Pet lovers protest the city’s animal control legislation

Pit bulls (and pit bull-type dogs), (unlicensed) cats and multi-pet households are threatened by by-law 16-060.


Animal activists gathered outside city hall on Monday night to protest Montreal’s new pet by-law, which specifically targets pit bulls. Roughly 40 protesters held signs with photos of family pets and called for mayor Denis Coderre’s ousting.

“(The by-law) doesn’t suit the needs of animal owners, and it’s just not applicable,” says Valérie Plante, leader of official opposition party Projet Montréal. Plante was at the gathering to show her support for the cause, and to respond to frustrated citizens’ concerns. Asif Choudhury, an alarmed dog owner, compared the new legislation to segregation laws. “Judging a dog as being dangerous based on their race is ridiculous,” he says. “Not every single pit bull is dangerous.”

The situation began on June 8 of this year, when Christiane Vadnais was attacked and killed by a dog initially believed to be a pit bull, but whose breed has since been called into question. The attack took place in her backyard in Pointe-aux-Trembles. Police officers shot the dog, which belonged to Franklin Junior Frontal, Vadnais’s neighbour.  At the time, police said that the dog’s owner could be charged with criminal negligence, but Frontal was not charged for the attack.

img_3283The city of Montreal responded to the incident with by-law 16-060, which passed on Sep. 27, and aimed to curb the potential for future dog attacks. The by-law has been met with opposition at every step, with protests occurring regularly since its announcement. A Quebec Superior Court Justice suspended the by-law within hours of it taking effect on Oct. 3., but a Court of Appeal lifted the suspension on Dec. 1, effectively ushering in the new rules. The city has agreed not to euthanize non-dangerous pit bull-type dogs until a Superior Court hearing on the by-law’s merits early next year.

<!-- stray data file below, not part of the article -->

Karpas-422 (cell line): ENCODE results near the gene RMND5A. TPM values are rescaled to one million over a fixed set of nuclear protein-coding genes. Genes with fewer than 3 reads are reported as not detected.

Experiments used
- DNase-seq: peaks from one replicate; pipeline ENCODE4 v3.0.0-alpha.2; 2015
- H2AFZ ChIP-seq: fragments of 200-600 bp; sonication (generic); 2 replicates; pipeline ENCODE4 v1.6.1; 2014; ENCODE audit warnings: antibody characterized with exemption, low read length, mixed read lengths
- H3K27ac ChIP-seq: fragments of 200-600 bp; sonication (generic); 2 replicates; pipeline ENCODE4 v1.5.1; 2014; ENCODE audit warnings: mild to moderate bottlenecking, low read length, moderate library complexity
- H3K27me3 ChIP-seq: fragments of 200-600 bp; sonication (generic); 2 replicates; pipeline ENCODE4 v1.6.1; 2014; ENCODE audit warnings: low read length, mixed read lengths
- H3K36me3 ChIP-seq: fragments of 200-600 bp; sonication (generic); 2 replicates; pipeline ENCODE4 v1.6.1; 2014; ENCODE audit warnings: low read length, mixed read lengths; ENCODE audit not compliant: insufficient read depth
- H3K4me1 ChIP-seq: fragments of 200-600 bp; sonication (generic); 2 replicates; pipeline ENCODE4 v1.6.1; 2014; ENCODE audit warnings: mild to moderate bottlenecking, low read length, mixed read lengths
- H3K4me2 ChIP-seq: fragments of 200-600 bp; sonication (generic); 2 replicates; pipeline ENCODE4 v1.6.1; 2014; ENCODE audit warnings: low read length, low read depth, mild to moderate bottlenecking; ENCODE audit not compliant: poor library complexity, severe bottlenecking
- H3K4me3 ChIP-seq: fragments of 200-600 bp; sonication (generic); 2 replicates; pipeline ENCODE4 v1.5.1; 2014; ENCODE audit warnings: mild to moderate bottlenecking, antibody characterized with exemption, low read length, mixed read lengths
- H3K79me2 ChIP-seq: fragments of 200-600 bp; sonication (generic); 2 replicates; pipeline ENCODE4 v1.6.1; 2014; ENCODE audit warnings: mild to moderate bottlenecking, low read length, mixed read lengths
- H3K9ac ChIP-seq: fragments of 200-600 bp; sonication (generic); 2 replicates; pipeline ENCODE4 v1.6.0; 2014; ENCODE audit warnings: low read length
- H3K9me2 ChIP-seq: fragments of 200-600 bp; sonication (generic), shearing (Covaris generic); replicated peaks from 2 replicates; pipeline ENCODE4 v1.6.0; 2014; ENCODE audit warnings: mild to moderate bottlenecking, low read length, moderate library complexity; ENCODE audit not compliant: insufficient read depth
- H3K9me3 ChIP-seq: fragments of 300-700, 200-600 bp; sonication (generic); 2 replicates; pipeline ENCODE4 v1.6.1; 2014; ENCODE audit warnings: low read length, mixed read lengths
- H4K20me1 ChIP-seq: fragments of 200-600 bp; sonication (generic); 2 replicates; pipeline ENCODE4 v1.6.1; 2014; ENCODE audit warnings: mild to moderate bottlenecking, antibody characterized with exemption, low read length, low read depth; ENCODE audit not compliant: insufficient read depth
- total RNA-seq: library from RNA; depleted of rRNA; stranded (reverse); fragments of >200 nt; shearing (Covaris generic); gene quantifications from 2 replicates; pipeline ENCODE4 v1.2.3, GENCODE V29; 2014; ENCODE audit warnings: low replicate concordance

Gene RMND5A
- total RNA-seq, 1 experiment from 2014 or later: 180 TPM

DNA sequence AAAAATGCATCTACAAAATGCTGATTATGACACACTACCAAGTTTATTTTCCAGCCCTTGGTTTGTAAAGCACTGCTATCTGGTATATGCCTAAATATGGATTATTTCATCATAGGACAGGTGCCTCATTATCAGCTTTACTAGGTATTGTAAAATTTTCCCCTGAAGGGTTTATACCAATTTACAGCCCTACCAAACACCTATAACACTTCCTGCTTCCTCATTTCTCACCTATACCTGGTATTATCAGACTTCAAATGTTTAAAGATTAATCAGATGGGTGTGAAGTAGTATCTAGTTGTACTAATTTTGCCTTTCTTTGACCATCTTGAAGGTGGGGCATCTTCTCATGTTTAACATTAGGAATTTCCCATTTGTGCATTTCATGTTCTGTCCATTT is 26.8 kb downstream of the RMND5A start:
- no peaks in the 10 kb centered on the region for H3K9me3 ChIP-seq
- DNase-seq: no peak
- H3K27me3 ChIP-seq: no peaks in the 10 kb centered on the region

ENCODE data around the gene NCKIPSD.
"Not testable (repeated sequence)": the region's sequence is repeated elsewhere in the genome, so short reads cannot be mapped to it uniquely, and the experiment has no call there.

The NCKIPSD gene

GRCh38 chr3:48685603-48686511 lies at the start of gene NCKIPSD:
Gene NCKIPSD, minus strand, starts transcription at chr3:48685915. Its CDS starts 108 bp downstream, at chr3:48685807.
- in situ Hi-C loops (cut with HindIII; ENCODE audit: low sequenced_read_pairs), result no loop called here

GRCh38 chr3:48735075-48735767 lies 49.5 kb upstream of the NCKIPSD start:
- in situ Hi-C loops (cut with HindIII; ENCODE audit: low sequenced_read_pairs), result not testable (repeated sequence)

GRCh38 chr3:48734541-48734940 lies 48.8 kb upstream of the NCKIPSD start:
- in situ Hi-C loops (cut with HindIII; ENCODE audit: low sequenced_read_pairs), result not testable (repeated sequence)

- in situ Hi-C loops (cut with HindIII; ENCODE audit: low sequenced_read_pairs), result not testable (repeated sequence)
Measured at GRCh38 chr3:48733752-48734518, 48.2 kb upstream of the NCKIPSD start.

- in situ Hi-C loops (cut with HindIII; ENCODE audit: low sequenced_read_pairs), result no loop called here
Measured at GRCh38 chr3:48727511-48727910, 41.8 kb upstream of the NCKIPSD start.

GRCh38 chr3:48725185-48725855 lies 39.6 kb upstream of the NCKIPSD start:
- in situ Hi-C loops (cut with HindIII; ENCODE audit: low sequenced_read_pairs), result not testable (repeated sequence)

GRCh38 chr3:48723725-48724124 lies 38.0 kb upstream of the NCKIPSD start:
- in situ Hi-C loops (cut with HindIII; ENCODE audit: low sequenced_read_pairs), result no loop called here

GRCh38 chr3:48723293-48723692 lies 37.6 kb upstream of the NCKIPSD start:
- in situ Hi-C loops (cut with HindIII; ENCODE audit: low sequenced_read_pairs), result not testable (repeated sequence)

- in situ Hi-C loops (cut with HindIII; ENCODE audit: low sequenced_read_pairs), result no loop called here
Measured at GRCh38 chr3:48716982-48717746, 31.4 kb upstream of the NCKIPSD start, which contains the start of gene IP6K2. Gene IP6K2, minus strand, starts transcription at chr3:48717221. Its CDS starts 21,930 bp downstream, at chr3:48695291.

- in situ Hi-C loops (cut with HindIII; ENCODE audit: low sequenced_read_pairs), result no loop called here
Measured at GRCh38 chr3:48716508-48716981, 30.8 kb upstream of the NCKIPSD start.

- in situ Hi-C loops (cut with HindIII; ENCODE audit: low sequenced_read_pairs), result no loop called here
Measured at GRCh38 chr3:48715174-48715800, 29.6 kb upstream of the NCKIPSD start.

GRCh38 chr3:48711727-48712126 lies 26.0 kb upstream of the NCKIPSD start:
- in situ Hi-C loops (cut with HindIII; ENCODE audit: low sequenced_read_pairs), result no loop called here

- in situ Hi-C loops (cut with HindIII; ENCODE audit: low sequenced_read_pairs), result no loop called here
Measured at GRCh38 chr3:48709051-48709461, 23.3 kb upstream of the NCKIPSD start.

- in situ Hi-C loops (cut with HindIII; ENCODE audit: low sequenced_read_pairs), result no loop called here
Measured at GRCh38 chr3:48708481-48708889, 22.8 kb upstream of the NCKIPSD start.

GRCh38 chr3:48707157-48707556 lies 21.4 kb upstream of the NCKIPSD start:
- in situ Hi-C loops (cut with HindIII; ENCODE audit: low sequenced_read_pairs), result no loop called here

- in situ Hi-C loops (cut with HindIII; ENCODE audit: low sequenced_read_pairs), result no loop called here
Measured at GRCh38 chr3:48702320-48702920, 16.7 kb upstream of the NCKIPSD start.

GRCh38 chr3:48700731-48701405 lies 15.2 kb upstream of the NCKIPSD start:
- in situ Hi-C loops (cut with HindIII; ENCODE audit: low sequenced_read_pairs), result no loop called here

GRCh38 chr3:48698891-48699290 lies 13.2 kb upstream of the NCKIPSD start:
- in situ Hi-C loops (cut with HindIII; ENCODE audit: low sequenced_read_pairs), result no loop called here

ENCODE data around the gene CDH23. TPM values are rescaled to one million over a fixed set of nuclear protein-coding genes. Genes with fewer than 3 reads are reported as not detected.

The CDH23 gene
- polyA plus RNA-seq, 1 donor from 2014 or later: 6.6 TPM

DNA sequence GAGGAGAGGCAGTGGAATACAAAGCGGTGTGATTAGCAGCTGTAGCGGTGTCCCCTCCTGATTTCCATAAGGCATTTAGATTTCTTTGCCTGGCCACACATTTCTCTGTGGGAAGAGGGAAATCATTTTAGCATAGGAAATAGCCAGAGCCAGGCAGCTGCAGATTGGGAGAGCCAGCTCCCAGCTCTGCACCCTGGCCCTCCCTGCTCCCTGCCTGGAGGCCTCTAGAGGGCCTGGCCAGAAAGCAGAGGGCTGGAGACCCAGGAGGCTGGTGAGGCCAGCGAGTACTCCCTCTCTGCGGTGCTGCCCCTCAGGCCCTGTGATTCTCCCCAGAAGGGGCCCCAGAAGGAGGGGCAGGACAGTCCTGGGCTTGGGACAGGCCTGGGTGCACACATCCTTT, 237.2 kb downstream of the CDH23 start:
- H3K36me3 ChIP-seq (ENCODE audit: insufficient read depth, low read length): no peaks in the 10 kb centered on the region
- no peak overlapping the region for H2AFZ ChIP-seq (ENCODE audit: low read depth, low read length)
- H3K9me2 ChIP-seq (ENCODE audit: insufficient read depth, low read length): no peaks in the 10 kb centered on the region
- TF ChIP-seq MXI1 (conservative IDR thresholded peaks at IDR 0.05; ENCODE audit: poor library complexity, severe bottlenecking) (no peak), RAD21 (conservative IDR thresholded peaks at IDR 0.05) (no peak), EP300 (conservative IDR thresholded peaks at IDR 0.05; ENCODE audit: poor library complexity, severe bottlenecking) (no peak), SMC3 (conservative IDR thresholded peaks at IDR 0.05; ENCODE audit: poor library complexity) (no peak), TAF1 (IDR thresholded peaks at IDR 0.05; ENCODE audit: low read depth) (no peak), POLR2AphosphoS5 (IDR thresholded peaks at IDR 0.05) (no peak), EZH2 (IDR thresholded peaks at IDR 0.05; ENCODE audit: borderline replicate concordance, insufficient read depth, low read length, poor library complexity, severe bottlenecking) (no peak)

Many protestors took issue with the unclear guidelines that have made it difficult for some to know whether their dog is affected by the new legislation. “We don’t even know if our dog constitutes a pit bull or not,” Choudhury says. “We get different answers from different people.”

The by-law targets American pit bull terriers, American Staffordshire terriers and Staffordshire bull terriers, as well as any crossbreeds that include (or appear to include) one of these breeds. It allows the city to euthanize all pit bull-type dogs that do not have a ”special licence.” The deadline to acquire this license is March 31, 2017, after which point no new pit bull-type dogs will be registered. The new rules also place restrictions on licensed pit bulls, namely that they be sterilized and muzzled when in public.

“The priority of the city’s rules is to assure security and reduce trouble, while favouring good behaviours and avoiding the abandonment of animals,” says Geneviève Dubé, a city spokesperson.  City officials have cited data that asserts that pit bulls make up less than five per cent of registered dogs in the city, yet are responsible for nearly 40 per cent of serious dog-related injuries.  “Those are the studies they have,” says Plante. “There have been a lot of contradictions between different types of studies.”


Across Canada, similar bans exist in Ontario, and the city of Winnipeg. Edmonton previously had comparable rules, but repealed their ban in 2012.

Many protesters present advocated for a system similar to that of Calgary, which places responsibility on dog owners and emphasizes proper training. “I think it’s about educating dog owners so that they know what their responsibilities are,” says Plante.

While most protesters focused on the new rules for pit bulls, some were at the event to advocate against another portion of the by-law that places a limit on the number of animals that can be kept in a single dwelling: two dogs, or four total animals per dwelling, with mandatory licences for every cat and dog.

“People will not adopt animals, we’ll have more abandoned animals,” says Louise Makovsky a dog walker and animal activist. “We are the biggest city in Quebec, and we’re going to influence the rest of Quebec,” Makovsky says. “(The legislation) means don’t care about the animals, don’t care about the owner, only care about yourself. Nothing else matters.” ■